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(Original post by popadom)
What other careers could stem from Biomedical, apart from Medicine?
the Big ONE!

RESEARCH!
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popadom
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All the career paths I have researched need an accredited course- forensics, working for the HPA, research, immunology.
I'm not sure what other careers waterstorm could have been refering to.
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carcinoma
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(Original post by popadom)
All the career paths I have researched need an accredited course- forensics, working for the HPA, research, immunology.
I'm not sure what other careers waterstorm could have been refering to.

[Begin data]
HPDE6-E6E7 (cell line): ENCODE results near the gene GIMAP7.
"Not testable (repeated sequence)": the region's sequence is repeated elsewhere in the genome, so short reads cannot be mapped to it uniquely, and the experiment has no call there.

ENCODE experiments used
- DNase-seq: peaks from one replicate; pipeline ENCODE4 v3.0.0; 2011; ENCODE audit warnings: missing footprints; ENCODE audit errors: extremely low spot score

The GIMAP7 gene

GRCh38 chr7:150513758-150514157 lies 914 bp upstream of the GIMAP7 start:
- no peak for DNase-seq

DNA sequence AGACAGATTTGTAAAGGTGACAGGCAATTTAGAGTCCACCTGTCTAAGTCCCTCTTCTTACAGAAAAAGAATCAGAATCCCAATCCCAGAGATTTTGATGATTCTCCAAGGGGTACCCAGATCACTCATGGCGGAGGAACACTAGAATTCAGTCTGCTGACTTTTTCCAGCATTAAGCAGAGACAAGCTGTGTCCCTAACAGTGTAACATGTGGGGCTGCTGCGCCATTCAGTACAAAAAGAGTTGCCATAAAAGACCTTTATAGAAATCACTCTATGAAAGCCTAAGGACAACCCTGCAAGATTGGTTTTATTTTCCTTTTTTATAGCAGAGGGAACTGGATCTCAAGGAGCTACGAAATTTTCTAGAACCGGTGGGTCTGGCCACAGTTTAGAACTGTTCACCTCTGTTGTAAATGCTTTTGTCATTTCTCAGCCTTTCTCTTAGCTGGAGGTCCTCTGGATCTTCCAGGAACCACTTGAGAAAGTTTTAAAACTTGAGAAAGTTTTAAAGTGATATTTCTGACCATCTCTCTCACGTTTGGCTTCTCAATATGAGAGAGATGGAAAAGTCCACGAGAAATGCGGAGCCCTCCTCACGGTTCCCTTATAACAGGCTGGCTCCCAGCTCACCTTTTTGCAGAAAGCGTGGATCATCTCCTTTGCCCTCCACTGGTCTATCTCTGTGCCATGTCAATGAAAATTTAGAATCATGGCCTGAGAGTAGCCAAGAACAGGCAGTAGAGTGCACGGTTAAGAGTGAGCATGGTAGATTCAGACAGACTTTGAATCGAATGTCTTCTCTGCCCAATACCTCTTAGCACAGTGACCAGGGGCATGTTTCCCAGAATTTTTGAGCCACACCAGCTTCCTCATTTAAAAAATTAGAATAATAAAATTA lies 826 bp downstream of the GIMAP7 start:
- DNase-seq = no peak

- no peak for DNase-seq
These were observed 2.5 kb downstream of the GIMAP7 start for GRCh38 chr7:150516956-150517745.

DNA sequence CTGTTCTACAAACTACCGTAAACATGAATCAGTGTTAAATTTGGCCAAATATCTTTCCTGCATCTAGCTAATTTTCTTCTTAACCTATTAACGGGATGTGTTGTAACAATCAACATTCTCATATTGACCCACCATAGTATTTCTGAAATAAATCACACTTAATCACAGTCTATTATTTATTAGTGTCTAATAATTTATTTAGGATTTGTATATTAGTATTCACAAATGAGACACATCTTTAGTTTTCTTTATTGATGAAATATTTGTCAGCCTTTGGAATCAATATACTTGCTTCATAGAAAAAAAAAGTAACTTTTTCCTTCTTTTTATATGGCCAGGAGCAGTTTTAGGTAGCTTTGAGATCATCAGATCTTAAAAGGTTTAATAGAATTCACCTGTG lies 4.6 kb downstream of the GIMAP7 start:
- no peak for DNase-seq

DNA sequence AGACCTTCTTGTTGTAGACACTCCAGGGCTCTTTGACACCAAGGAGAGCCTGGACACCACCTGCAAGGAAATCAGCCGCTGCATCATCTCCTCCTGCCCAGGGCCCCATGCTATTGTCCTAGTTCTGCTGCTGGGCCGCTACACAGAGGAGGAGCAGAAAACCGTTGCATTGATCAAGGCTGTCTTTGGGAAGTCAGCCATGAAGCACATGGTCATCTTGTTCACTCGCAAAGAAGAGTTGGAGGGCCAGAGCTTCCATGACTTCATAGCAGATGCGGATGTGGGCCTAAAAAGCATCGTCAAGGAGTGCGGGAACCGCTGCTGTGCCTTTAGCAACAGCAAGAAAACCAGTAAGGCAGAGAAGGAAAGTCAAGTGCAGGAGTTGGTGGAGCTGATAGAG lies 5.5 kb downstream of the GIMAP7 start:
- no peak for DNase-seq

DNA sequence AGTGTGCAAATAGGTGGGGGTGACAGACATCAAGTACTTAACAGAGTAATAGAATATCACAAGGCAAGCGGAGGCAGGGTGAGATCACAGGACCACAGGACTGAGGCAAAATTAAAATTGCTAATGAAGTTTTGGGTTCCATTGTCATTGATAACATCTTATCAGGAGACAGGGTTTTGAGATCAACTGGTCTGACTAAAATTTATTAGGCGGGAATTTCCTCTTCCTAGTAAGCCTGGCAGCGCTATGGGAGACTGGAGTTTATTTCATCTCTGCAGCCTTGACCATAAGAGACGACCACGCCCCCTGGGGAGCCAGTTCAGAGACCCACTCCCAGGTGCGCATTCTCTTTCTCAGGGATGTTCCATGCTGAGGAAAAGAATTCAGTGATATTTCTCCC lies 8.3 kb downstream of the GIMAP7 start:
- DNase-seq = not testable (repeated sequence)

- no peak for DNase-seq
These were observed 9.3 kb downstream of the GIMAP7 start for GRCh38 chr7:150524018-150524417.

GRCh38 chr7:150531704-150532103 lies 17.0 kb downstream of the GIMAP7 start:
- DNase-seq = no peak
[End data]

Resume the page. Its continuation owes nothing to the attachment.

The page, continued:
No they dont, you only need an accredited course to work in the health care setting, research and forensics and PHDs depend on you getting a 2.1+ and then your institution.

How do you think the hundreds of UCL, Imperial, Cambridge, Oxford, Kings, QMUL, Birmingham, Manchester, Nottingham, Sheffield ect graduates get arguable the best jobs afer their BSc?

A course from the best unis are not accredited as they don't need accreditation to attract the best candidates.

Look at UCl's prospectus the career paths their graduates take within 6 months of graduation are pretty amazing.

PHD @ UCL
Masters @ university of Vienna
Medical Scientist at Pfizer.

You can work at the best corporations, or go into amazing research, or Work in the medical profession.

Get your BMSci degree from the best university you can get into, ignore accreditation and registration and such things, the Careers dept of the Uni you go to deal with that every year.

With the best degree you can get you will have more doors open to you.